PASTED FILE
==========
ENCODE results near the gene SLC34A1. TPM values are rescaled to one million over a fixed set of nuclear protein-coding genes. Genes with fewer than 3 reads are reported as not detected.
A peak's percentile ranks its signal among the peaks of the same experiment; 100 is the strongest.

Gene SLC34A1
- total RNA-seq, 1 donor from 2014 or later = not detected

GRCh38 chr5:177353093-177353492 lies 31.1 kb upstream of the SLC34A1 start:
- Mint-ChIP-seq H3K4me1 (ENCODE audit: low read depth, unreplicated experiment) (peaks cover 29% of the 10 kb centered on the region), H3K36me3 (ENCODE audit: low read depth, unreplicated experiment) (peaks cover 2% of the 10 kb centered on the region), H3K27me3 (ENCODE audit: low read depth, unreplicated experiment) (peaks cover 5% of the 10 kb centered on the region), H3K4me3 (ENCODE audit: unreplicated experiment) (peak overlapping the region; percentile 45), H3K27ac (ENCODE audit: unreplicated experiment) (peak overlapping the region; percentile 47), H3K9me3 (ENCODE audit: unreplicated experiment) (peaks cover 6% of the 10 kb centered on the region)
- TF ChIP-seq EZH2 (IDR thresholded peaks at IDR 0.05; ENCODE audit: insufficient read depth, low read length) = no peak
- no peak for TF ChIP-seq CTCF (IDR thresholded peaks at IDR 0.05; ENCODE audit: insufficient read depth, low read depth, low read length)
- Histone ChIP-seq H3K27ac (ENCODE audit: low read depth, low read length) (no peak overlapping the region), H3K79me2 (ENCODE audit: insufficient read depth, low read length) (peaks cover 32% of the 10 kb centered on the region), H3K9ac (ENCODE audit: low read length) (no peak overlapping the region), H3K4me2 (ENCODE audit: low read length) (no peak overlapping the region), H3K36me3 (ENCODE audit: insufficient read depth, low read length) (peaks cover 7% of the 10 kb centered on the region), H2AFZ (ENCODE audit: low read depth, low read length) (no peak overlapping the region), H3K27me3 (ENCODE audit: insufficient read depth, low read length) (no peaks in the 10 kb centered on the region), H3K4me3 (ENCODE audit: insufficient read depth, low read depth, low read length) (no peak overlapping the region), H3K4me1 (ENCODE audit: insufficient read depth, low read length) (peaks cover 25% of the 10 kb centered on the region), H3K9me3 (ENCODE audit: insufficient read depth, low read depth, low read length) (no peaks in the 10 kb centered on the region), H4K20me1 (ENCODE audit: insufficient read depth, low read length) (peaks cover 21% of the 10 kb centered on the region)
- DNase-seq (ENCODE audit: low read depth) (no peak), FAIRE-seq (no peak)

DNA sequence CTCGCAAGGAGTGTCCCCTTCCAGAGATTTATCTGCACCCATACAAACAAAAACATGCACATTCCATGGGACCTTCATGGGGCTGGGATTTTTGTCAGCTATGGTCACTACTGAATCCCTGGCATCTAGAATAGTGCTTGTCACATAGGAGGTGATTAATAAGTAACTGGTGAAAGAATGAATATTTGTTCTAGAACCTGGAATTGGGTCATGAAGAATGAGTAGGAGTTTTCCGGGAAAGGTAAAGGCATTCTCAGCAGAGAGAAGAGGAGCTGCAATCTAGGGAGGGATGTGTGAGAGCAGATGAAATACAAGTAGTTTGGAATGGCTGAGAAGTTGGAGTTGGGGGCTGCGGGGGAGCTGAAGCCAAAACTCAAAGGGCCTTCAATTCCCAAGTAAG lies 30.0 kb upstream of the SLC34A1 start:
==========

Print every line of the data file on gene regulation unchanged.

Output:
ENCODE results near the gene SLC34A1. TPM values are rescaled to one million over a fixed set of nuclear protein-coding genes. Genes with fewer than 3 reads are reported as not detected.
A peak's percentile ranks its signal among the peaks of the same experiment; 100 is the strongest.

Gene SLC34A1
- total RNA-seq, 1 donor from 2014 or later = not detected

GRCh38 chr5:177353093-177353492 lies 31.1 kb upstream of the SLC34A1 start:
- Mint-ChIP-seq H3K4me1 (ENCODE audit: low read depth, unreplicated experiment) (peaks cover 29% of the 10 kb centered on the region), H3K36me3 (ENCODE audit: low read depth, unreplicated experiment) (peaks cover 2% of the 10 kb centered on the region), H3K27me3 (ENCODE audit: low read depth, unreplicated experiment) (peaks cover 5% of the 10 kb centered on the region), H3K4me3 (ENCODE audit: unreplicated experiment) (peak overlapping the region; percentile 45), H3K27ac (ENCODE audit: unreplicated experiment) (peak overlapping the region; percentile 47), H3K9me3 (ENCODE audit: unreplicated experiment) (peaks cover 6% of the 10 kb centered on the region)
- TF ChIP-seq EZH2 (IDR thresholded peaks at IDR 0.05; ENCODE audit: insufficient read depth, low read length) = no peak
- no peak for TF ChIP-seq CTCF (IDR thresholded peaks at IDR 0.05; ENCODE audit: insufficient read depth, low read depth, low read length)
- Histone ChIP-seq H3K27ac (ENCODE audit: low read depth, low read length) (no peak overlapping the region), H3K79me2 (ENCODE audit: insufficient read depth, low read length) (peaks cover 32% of the 10 kb centered on the region), H3K9ac (ENCODE audit: low read length) (no peak overlapping the region), H3K4me2 (ENCODE audit: low read length) (no peak overlapping the region), H3K36me3 (ENCODE audit: insufficient read depth, low read length) (peaks cover 7% of the 10 kb centered on the region), H2AFZ (ENCODE audit: low read depth, low read length) (no peak overlapping the region), H3K27me3 (ENCODE audit: insufficient read depth, low read length) (no peaks in the 10 kb centered on the region), H3K4me3 (ENCODE audit: insufficient read depth, low read depth, low read length) (no peak overlapping the region), H3K4me1 (ENCODE audit: insufficient read depth, low read length) (peaks cover 25% of the 10 kb centered on the region), H3K9me3 (ENCODE audit: insufficient read depth, low read depth, low read length) (no peaks in the 10 kb centered on the region), H4K20me1 (ENCODE audit: insufficient read depth, low read length) (peaks cover 21% of the 10 kb centered on the region)
- DNase-seq (ENCODE audit: low read depth) (no peak), FAIRE-seq (no peak)

DNA sequence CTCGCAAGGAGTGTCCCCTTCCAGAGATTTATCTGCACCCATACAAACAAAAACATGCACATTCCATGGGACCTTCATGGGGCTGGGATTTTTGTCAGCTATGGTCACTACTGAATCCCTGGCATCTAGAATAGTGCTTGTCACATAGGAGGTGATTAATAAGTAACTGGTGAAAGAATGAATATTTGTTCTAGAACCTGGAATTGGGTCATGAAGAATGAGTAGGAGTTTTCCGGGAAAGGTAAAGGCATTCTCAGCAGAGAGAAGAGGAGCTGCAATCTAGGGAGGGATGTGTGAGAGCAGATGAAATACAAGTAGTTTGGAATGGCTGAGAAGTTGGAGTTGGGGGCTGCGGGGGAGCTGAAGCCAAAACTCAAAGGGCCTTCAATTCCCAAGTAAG lies 30.0 kb upstream of the SLC34A1 start: